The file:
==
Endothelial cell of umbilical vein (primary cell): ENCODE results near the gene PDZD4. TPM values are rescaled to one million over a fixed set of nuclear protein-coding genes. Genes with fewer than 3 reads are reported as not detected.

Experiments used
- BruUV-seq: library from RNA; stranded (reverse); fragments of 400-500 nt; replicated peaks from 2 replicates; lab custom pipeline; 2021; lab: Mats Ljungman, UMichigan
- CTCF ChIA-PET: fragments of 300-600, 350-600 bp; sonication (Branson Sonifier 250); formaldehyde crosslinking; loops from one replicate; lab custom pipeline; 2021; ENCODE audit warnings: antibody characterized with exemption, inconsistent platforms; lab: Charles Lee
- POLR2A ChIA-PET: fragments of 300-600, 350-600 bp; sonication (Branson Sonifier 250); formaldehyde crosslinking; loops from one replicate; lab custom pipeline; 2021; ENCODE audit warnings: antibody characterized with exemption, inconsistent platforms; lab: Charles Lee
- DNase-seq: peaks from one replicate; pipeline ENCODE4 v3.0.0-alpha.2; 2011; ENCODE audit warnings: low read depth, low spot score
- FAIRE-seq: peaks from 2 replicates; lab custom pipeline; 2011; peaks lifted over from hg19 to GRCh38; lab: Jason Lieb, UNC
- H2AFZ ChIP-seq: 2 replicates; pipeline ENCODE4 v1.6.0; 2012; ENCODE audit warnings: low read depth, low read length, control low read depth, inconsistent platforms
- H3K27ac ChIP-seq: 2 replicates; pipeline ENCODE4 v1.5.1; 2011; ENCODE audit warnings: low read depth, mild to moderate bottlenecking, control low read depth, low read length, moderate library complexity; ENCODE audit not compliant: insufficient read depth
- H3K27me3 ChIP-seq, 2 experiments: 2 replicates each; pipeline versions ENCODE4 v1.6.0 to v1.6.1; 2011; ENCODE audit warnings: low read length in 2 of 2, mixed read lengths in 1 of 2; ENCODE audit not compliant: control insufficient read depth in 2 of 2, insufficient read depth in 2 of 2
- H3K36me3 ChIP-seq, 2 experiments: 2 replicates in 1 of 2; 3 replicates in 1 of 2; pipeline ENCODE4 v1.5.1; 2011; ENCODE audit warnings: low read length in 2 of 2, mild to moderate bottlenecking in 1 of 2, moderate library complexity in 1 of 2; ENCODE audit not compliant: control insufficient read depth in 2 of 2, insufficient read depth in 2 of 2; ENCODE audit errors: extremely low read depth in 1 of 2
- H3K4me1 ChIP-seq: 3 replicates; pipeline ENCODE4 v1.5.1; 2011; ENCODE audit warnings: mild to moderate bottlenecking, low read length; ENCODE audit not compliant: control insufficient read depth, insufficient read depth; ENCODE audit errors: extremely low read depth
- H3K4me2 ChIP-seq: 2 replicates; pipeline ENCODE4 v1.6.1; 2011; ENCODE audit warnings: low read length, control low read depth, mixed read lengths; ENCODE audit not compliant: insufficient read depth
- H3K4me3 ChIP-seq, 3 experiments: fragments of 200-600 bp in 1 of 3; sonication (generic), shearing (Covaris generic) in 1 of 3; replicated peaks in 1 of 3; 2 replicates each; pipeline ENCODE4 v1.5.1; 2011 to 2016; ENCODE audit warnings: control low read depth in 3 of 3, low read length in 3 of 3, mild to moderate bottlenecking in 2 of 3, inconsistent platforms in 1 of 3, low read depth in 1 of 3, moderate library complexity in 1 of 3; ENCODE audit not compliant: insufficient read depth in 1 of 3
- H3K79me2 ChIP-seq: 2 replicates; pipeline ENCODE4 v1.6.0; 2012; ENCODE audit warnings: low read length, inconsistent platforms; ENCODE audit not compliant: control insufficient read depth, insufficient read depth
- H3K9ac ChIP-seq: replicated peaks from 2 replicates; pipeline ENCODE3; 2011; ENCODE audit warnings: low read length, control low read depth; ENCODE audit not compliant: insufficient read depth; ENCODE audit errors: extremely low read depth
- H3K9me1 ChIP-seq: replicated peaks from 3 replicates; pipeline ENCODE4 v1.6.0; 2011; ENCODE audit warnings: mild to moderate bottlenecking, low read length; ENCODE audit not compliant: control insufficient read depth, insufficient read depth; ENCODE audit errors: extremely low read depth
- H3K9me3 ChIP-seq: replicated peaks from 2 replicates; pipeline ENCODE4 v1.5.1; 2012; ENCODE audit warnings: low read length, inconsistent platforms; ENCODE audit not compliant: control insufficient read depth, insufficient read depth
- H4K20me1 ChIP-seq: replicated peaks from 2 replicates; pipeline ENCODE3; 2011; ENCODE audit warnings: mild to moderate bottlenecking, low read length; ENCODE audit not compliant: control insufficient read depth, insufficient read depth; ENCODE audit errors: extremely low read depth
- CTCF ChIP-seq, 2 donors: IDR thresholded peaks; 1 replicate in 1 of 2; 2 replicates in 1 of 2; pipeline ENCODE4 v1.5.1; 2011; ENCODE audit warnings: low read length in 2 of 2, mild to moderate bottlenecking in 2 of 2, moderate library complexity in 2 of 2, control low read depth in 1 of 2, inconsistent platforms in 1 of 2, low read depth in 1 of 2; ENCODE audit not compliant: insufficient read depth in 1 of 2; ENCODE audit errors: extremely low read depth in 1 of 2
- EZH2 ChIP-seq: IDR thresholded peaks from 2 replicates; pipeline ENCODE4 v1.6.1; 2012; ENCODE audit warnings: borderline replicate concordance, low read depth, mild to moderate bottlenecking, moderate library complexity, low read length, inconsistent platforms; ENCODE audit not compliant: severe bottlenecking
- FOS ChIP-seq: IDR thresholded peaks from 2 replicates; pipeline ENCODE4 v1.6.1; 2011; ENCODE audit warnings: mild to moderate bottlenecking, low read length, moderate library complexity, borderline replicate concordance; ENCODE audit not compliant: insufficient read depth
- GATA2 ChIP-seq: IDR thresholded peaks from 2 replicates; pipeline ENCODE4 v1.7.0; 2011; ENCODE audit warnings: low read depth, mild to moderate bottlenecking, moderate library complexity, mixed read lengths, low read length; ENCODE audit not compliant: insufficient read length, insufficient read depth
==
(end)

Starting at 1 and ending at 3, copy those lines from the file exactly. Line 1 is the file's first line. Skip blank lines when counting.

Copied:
Endothelial cell of umbilical vein (primary cell): ENCODE results near the gene PDZD4. TPM values are rescaled to one million over a fixed set of nuclear protein-coding genes. Genes with fewer than 3 reads are reported as not detected.

Experiments used
- BruUV-seq: library from RNA; stranded (reverse); fragments of 400-500 nt; replicated peaks from 2 replicates; lab custom pipeline; 2021; lab: Mats Ljungman, UMichigan